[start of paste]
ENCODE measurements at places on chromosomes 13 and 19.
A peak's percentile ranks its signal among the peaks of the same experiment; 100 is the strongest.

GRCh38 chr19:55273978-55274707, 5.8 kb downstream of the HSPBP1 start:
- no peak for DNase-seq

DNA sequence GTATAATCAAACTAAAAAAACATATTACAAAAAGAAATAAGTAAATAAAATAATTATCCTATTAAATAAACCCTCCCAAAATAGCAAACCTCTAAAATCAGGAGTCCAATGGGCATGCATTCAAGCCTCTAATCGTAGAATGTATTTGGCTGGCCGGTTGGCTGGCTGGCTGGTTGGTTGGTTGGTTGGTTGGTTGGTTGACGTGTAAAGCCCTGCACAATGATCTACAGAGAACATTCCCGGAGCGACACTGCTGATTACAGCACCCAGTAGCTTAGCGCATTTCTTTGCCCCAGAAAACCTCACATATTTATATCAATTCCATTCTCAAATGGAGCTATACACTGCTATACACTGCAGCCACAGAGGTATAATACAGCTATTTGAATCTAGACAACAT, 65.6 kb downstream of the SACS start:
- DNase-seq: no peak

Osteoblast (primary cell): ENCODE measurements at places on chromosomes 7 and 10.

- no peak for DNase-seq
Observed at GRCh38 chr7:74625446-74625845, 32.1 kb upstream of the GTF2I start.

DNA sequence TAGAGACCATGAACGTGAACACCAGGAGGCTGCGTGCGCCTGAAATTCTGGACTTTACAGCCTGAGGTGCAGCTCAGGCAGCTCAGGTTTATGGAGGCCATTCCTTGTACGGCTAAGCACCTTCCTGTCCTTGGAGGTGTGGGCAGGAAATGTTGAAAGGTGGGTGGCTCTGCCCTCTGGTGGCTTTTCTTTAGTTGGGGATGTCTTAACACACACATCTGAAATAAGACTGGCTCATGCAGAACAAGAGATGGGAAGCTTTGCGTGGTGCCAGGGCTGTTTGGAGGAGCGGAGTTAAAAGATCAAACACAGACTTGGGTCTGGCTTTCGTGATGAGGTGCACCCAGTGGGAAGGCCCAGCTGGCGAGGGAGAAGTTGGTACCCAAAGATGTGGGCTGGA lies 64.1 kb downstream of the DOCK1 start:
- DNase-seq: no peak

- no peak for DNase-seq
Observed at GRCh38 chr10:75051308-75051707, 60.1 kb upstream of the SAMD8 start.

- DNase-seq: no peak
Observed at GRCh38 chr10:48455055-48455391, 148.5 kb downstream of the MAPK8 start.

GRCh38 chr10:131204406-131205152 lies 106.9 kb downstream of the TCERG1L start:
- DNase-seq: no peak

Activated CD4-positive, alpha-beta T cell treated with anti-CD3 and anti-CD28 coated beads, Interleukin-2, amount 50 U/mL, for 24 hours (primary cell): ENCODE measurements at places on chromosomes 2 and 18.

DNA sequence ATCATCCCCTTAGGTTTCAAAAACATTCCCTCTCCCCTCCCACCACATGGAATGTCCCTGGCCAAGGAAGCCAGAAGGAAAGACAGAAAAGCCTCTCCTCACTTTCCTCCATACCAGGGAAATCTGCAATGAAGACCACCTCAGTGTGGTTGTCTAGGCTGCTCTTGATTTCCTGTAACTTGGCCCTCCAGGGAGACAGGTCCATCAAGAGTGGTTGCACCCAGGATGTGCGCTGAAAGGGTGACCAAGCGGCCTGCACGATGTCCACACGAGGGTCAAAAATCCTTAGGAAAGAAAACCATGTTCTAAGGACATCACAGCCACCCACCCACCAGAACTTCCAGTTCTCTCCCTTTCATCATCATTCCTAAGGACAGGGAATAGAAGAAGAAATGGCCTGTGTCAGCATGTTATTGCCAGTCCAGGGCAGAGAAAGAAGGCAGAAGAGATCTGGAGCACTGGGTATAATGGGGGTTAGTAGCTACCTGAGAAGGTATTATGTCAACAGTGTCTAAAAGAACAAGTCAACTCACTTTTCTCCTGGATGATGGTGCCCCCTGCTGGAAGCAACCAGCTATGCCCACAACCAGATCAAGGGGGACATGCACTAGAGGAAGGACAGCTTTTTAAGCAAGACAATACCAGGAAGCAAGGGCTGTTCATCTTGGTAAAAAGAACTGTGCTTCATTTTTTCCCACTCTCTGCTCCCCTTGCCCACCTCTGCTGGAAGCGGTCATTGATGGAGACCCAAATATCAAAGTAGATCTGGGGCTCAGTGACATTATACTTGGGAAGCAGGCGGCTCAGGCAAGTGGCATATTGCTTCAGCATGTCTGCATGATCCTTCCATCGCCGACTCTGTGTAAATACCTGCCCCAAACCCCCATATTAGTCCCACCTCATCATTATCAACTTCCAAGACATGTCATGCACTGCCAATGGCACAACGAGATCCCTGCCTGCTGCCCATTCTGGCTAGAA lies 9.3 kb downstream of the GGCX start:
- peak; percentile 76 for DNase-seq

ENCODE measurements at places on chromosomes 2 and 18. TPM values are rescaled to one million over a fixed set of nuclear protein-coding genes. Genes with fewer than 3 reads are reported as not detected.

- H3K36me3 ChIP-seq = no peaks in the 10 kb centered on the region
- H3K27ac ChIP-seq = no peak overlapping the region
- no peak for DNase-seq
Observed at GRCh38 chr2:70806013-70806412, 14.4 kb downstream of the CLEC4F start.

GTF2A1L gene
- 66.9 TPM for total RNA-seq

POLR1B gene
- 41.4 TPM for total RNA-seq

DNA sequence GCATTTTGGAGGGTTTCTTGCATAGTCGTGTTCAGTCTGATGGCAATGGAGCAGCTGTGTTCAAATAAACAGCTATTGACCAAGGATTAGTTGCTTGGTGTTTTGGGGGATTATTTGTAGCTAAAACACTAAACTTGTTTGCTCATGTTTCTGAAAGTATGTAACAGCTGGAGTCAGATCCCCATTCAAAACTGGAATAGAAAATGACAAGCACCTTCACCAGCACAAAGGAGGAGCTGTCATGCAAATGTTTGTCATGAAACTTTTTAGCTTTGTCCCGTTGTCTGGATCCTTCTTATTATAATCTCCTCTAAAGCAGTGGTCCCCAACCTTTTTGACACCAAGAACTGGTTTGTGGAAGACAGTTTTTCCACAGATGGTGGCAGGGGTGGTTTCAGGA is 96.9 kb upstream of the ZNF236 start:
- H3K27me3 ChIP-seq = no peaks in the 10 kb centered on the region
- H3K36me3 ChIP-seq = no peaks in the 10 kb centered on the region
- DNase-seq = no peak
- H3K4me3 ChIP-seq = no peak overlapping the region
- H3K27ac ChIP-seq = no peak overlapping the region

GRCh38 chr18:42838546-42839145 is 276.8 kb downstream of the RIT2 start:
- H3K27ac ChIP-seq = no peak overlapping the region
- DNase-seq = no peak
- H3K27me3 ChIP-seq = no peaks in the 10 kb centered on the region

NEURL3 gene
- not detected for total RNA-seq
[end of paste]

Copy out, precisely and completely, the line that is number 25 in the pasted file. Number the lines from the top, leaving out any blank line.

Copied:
Observed at GRCh38 chr2:70806013-70806412, 14.4 kb downstream of the CLEC4F start.